B-237767, Nov 6, 1990

B-237767: Nov 6, 1990

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MILITARY PERSONNEL - Pay - Survivor benefits - Annuity payments - Eligibility DIGEST: Claim for Survivor Benefit Plan annuity by widow who was convicted of involuntary manslaughter in the accidental shooting of her husband may be paid. Hughes - Claim for Survivor Benefits Plan Annuity: This is in response to an appeal of a Claims Group determination to deny a Survivor Benefit Plan (SBP) annuity to Laura L. Hughes was indicted for murder. Although the indictment was amended to involuntary manslaughter. Hughes was placed in a "Community Diversion Program. Entitlement to an SBP annuity is a matter controlled by federal law. Our Office has consistently held that it is against public policy to allow payment by the government of benefits to an heir or beneficiary who feloniously kills the person upon whose death the benefits accrue.

B-237767, Nov 6, 1990

MILITARY PERSONNEL - Pay - Survivor benefits - Annuity payments - Eligibility DIGEST: Claim for Survivor Benefit Plan annuity by widow who was convicted of involuntary manslaughter in the accidental shooting of her husband may be paid, since the facts establish a lack of felonious intent on her part in connection with the shooting.

Laura L. Hughes - Claim for Survivor Benefits Plan Annuity:

This is in response to an appeal of a Claims Group determination to deny a Survivor Benefit Plan (SBP) annuity to Laura L. Hughes, widow of Robert D. Hughes, USN (Retired). For the reasons presented below, the claim may be paid.

The record indicates that Mrs. Hughes shot Mr. Hughes during a domestic disturbance in Virginia in 1988. She later testified that she had pointed a gun at him but did not intend to kill him. Mrs. Hughes was indicted for murder, although the indictment was amended to involuntary manslaughter, the crime to which she pleaded guilty. The judge accepted her plea and Mrs. Hughes was placed in a "Community Diversion Program," in lieu of incarceration.

Entitlement to an SBP annuity is a matter controlled by federal law. See 10 U.S.C. Sec. 1450. The Claims Group, in denying Mrs. Hughes claim, relied on the fact that in interpreting the law regarding entitlement to annuities and other benefits, our Office has consistently held that it is against public policy to allow payment by the government of benefits to an heir or beneficiary who feloniously kills the person upon whose death the benefits accrue. See, e.g., Major John R. Frazier (Retired) (Deceased), B-191953, July 3, 1978. In her appeal, Mrs. Hughes notes that the judge at her trial indicated that he believed the shooting accidental, as evidenced by the trial transcript.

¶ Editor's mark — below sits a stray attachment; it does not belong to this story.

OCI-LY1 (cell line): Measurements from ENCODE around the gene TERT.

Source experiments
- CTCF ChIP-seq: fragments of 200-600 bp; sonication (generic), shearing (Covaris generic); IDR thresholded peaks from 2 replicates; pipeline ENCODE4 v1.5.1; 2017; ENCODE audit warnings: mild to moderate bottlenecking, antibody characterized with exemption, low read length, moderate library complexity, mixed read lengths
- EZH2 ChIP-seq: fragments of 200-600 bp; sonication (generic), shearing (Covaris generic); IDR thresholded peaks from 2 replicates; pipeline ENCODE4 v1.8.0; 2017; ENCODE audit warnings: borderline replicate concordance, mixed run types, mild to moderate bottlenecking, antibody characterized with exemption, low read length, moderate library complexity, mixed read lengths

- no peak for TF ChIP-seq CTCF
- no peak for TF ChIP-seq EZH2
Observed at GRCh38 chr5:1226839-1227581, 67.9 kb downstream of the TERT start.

Involuntary manslaughter, a felony under the laws of Virginia, see Va. Code Ann. *** 18-2-30, is an "accidental killing ... contrary to the intention of the parties, during the prosecution of an unlawful, but not felonious, act, or during the improper performance of some lawful act. Gooden v. Commonwealth of Virginia, 226 Va. 565, 311 S.E. 2d 780, 784 (1984). Because a finding of intent thus is not required for involuntary manslaughter, neither a conviction nor an acquittal on the charge is dispositive of whether the claimant acted with felonious intent in the killing. See Sally Ann Morgan, B-193743, Sept. 28, 1979; B-188403, May 5, 1977.

As counsel for Mrs. Hughes pointed out in pursuing her claim with the Navy, Mrs. Hughes' conviction does not establish felonious intent under Virginia law in the shooting of her husband: the conviction instead establishes an unlawful act on her part in pointing the gun at her husband just before the need to defend herself arose, and an accidental shooting. In sentencing Mrs. Hughes, the judge stated that although the law required punishment for the felony, he was satisfied from the facts he had heard that the shooting was accidental, and that even the prosecution conceded as much. The record also includes a newspaper account of the trial quoting the Assistant Commonwealth Attorney as stating his view that it was clear from the evidence that Mrs. Hughes never meant to kill her husband.

We are further persuaded as to Mrs. Hughes' intent and entitlement by the administrative decision of the Department of Veterans Affairs (VA) to pay VA benefits to Mrs. Hughes on the basis that all available evidence shows that the shooting was accidental.

In sum, the record supports a conclusion that Mrs. Hughes accidentally shot her husband, with a lack of felonious intent, and we accordingly reverse the Claims Group's decision. Mrs. Hughes is entitled to receive the SBP annuity in issue.

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